Unfortunately, even in the 21st century where excessive media exposure and massive level of globalisation have entirely metamorphosed the concept of change and development for many of us; the government of our country remains indifferent with only a tiny bit of its budget being allocated for the education sector. The figures and literacy rate of Pakistan, however, show the brighter side of the picture. This is mainly because the definition of a ‘literate person’ in Pakistan does not really describe a literate person. Ironic, isn’t it?
According to the definition of literacy that has been drafted by the United Nations Educational, Scientific and Cultural Organisation (UNESCO); literacy is the ability to identify, understand, interpret, create, communicate, compute and use printed and written materials associated with varying contexts. It involves a continuum of learning in enabling individuals to achieve their goals, to develop their knowledge and potential, and to participate fully in their community and wider society.
Surprisingly, someone who can read and write a simple letter, in any language happens to be a literate person in Pakistan! This definition is in stark contrast to many developed as well as developing countries where the definition is more qualitative.
So technically, what explains a ‘simple’ letter? Does this refer to a written element of an alphabet that represents a single phoneme or ….? The definition also fails to specify the language of the letter and the newspaper. So that means if I am able to read a newspaper in Hebrew and also write a simple letter in the same language; this would earn me the title of a literate person, irrespective of the fact that I am a part of a South Asian country whose national language is Urdu?
So are we blinded by ignorance or what? Talking in the same context, if we skim through the pages of the past or even consider the current efforts being made by the government for the improvement of the educator sector, we analyse the lack of political commitment, low quality education, lack of stress on primary education, improper checks and balance, etc.
I got a chance to teach at a local government school in Punjab and was baffled to see the number of mistakes in the text books provided by the government under the education promotion schemes. It was indeed appalling because the students would not believe me over the book. ‘A book is always true and authentic,’ they said.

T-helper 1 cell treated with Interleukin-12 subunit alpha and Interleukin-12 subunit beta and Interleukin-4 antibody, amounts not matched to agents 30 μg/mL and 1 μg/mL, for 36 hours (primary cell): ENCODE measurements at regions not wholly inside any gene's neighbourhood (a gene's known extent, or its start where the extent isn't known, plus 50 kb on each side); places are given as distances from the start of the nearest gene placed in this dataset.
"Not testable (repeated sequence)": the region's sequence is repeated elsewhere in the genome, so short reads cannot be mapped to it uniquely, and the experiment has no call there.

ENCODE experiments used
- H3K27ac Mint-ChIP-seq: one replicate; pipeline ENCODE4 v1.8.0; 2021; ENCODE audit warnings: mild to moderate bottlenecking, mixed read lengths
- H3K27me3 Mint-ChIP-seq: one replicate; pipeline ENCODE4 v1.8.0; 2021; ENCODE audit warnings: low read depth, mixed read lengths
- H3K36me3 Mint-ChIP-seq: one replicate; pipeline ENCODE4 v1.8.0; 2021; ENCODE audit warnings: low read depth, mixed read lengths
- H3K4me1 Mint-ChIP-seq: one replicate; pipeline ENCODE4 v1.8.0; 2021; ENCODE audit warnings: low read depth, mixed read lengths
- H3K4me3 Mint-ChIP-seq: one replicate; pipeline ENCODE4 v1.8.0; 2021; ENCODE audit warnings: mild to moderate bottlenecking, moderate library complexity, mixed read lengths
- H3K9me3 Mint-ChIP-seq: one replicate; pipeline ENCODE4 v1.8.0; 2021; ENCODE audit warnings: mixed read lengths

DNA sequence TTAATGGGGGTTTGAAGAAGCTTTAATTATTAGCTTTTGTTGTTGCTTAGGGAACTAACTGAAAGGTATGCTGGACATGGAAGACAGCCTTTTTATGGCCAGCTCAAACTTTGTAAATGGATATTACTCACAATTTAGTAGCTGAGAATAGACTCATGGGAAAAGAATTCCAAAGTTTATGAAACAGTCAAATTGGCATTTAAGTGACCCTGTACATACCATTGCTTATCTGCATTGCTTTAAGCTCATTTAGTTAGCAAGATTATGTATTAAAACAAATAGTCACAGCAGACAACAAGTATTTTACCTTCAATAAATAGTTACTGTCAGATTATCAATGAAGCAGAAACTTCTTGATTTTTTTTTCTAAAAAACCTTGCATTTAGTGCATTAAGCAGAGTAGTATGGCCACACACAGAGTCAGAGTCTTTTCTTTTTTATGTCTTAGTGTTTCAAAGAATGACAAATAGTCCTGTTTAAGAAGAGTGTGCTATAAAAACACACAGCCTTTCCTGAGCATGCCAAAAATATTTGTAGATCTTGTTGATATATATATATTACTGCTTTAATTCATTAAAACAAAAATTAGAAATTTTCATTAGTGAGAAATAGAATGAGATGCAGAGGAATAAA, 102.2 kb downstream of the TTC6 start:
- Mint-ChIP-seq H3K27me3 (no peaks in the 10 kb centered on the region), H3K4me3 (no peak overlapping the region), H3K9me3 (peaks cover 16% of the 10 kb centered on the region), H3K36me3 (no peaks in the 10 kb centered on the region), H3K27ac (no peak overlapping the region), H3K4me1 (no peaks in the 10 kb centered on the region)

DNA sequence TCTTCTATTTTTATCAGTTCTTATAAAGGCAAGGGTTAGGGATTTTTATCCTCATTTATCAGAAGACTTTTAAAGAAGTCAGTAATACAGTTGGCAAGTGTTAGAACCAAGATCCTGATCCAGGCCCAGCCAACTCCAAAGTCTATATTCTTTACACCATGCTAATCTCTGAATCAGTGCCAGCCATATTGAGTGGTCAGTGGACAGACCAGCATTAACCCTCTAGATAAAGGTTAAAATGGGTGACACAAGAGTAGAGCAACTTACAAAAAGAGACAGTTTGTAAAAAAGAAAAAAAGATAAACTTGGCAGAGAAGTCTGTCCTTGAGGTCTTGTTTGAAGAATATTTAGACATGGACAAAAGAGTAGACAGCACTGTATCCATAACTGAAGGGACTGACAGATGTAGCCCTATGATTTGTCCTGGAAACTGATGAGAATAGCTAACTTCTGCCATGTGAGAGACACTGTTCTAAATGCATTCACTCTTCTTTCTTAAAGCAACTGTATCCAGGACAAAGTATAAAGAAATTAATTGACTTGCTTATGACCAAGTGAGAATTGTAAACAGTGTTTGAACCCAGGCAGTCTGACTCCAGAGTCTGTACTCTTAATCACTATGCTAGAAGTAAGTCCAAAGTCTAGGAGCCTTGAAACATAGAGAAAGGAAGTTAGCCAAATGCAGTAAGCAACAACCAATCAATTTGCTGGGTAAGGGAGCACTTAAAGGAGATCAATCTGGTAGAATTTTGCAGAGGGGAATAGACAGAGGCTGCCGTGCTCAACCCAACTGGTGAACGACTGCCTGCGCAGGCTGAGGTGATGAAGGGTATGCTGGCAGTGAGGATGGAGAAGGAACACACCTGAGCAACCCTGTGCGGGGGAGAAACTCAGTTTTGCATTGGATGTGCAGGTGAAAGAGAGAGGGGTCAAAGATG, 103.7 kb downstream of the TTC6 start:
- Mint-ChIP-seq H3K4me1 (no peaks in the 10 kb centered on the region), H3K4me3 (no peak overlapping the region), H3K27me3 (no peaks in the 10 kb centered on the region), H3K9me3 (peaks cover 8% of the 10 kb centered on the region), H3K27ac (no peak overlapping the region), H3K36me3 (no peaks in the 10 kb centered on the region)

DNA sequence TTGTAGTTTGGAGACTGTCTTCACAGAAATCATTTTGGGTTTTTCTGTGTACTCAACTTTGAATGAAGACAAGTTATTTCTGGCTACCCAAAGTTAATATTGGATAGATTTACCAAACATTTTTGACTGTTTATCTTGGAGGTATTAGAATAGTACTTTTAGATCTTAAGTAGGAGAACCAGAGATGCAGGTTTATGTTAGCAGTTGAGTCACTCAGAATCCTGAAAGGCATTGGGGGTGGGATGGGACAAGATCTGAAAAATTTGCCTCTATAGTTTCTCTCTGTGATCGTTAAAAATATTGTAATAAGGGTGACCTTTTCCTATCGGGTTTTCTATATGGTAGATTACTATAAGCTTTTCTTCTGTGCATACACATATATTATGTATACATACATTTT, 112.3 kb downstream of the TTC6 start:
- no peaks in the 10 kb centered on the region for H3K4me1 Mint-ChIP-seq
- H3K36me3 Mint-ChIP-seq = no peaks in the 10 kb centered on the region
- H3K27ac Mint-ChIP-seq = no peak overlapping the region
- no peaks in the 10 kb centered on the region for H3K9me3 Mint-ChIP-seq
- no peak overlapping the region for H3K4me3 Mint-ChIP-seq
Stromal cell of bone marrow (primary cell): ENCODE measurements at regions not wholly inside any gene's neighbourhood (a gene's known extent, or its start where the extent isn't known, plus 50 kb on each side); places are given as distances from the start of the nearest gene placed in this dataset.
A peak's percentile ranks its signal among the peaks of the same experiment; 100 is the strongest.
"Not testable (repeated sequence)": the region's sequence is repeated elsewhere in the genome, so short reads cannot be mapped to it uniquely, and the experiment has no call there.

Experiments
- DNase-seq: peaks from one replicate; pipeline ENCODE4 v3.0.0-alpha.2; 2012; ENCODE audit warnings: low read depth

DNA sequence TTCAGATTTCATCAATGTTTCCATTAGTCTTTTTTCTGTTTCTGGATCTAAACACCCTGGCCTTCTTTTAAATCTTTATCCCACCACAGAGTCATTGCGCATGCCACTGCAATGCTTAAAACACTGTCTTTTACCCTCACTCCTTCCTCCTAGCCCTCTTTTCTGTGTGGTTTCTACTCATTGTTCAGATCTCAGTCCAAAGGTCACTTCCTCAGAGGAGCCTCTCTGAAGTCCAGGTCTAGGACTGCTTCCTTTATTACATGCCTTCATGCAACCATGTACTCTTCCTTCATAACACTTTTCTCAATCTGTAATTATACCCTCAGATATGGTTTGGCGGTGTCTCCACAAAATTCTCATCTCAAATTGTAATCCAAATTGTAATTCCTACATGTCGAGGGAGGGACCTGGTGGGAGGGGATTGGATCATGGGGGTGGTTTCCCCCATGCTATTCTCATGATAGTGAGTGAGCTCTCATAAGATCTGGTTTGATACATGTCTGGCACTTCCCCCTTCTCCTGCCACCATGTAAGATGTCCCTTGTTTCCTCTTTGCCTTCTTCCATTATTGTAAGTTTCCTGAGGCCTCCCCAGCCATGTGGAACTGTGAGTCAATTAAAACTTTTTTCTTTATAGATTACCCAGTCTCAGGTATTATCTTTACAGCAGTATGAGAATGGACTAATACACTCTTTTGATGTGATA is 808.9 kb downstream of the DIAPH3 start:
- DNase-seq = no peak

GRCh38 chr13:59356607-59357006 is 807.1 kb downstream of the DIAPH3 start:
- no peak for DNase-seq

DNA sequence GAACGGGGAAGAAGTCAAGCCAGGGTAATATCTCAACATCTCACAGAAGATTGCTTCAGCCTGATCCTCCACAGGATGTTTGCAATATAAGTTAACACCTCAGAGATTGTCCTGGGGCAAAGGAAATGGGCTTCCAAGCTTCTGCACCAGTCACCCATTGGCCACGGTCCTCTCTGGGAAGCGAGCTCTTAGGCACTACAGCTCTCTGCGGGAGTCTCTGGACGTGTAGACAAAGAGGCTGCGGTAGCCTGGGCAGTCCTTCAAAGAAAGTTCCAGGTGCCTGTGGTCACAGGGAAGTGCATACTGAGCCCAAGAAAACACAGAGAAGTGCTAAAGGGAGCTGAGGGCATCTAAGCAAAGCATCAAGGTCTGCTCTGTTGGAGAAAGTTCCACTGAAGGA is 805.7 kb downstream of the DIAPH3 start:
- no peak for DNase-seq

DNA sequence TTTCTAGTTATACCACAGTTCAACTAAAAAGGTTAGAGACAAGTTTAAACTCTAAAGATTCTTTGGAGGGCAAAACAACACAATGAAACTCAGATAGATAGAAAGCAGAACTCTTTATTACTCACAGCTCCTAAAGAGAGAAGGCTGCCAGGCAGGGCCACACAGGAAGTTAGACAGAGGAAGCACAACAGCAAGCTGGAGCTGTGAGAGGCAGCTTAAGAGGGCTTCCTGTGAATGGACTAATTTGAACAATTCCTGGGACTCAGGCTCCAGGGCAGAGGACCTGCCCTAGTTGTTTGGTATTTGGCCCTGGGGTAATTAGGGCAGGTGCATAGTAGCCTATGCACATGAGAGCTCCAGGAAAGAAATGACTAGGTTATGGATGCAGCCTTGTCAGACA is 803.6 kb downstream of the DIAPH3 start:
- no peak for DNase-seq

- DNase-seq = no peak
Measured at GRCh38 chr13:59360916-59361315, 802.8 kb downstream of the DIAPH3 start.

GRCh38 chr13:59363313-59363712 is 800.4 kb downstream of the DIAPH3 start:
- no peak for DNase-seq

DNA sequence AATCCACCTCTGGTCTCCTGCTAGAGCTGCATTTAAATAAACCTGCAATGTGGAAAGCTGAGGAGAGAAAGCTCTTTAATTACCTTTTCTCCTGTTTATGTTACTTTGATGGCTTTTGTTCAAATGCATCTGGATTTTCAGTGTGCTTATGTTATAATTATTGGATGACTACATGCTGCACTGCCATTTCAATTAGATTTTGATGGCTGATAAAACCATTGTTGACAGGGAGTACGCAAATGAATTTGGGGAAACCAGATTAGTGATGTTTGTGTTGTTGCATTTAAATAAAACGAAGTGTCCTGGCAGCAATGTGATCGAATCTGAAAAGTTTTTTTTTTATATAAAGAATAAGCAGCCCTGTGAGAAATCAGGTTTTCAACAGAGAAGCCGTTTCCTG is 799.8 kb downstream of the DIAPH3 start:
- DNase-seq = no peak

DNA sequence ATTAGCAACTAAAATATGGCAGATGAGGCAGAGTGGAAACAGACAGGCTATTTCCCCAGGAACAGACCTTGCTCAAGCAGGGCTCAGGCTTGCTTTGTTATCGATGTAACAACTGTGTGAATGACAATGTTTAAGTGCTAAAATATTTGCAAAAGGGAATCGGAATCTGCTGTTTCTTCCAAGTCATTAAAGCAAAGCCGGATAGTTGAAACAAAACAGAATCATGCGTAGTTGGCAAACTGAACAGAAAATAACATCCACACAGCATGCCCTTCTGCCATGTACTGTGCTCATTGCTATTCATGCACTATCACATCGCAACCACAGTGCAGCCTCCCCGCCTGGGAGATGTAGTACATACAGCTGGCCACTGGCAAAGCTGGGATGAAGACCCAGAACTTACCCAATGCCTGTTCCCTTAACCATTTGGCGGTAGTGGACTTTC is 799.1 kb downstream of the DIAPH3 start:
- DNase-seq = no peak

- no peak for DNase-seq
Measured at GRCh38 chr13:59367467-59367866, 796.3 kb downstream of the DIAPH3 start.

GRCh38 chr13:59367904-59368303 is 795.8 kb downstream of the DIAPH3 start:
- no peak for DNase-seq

Be it the ‘Benazir Income Support’ programme or the ‘Parha Likha Punjab’ programme; each has proved yet another futile effort that has failed to do any good; the major reason being lack of stress on quality education. This makes us come to the conclusion that even if a higher per cent of the budget is allocated for this sector, there would still not be enough of good news because of the many loop holes and grey areas associated with the allocation.
The proper solution lies in the standard and quality of education that need to be focused upon. Efforts should be made to replace the out-dated curriculum with international standards of quality education, which has little relevance to the present day. In this way, standardisation in the education system can also be ensured, when both the private and public schools will be following the same system of education and text books. Similarly, proper quality training should be given to the teachers.
Finally, economic and social change should be understood as a concept that has to take place through the existing social system and the networks of social institutions. The need to realise the role of education, in this respect, as an agent or instrument of social change and economic development has to be widely recognised. Mainly because youth is the backbone of any country and it is expected to play a constructive role towards change and a better tomorrow. Let the change, and revolution, be through quality education!
The writer is sub editor, Profit